Many high IQ societies accept scores from the GRE, LSAT and other graduate school admission tests. For example Mensa, which requires you to be smarter than 98% of Americans (for your age group), will accept you if your LSAT score is higher than 95% of LSAT takers. But how does Mensa know that being smarter than 95% of LSAT takers is equivalent to being smarter than 98% of Americans? I don’t think they do, they just know that since the LSAT population is smarter, one’s percentile among the LSAT population underestimates one’s percentile among Americans, but conservatively assumed the underestimation is small to avoid admitting unqualified people. So to Mensa’s credit, they probably erred on the side of maintaining standards (instead of profits) and rejected LSAT scores below the 95th percentile, even though many of those people likely qualified.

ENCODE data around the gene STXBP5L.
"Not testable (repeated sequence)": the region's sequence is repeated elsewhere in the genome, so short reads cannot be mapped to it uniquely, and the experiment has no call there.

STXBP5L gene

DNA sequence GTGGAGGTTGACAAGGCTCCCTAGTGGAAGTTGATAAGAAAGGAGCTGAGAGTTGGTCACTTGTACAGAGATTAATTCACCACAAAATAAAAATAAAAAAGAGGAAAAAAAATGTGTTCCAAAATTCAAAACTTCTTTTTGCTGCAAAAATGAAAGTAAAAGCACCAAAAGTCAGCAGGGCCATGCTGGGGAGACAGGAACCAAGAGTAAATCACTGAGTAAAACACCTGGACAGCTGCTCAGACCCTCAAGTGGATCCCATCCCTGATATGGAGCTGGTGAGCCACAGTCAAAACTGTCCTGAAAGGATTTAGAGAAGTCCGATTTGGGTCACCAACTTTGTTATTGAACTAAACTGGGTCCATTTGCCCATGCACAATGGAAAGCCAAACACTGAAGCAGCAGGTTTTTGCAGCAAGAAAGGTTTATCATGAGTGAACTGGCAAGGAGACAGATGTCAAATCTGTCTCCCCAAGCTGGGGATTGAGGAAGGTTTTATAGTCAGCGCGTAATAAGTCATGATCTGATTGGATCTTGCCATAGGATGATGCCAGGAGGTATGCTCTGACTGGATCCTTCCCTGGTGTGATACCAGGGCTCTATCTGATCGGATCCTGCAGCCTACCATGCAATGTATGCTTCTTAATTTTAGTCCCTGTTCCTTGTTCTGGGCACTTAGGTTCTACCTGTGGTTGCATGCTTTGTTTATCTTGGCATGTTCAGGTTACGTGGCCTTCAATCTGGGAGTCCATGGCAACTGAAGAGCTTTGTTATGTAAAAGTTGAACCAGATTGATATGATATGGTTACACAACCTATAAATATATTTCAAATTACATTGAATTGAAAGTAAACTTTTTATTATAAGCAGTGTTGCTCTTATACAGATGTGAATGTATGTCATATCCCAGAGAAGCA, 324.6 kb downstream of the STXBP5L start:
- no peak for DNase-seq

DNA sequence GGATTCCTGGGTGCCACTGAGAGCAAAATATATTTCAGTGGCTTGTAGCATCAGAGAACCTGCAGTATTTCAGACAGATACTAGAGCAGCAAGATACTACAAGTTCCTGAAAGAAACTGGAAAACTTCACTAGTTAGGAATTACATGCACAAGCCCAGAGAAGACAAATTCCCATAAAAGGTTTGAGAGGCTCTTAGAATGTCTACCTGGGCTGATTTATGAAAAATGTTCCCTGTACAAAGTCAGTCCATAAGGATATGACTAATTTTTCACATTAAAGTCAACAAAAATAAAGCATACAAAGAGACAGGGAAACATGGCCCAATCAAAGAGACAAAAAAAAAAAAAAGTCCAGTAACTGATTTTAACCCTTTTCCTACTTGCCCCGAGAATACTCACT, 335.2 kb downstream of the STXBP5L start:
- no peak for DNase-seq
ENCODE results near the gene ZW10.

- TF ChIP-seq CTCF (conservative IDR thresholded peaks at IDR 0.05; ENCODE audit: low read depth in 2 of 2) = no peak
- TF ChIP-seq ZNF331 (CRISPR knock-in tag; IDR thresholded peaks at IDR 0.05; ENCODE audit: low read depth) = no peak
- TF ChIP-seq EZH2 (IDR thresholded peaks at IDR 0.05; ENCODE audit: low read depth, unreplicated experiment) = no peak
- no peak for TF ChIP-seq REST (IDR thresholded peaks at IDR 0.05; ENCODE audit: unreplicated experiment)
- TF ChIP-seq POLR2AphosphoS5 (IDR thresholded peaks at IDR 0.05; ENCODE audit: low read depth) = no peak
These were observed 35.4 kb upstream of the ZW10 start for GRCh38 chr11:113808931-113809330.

I can’t find much data on the IQ distribution of LSAT takers, but assuming they’re roughly equivalent to GRE takers (both tests are for admission to post-bachelor degree schooling), then the following is relevant:
In a sample of people who took both the GRE and the SAT (circa 1990), the mean GRE and SAT verbal was 510.1 (SD = 107.7) and 518 (SD of 104.7) respectively. Rare norming studies show that if all Americans took the SAT circa 1983, the mean and standard deviation (SD) would have been 376 and 102 respectively, which means that on an IQ scale (mean 100; SD 15) they had a mean verbal IQ of 121 (SD 15.4).
Now assuming the same for the LSAT, the 95th percentile (+1.66 SD) equates to an IQ of:
1.66(15.4) + 121 = 26 + 121 = 147
So when Mensa was screening out anyone with LSAT derived IQ scores below 130, they were also screening out everyone with IQs below 147!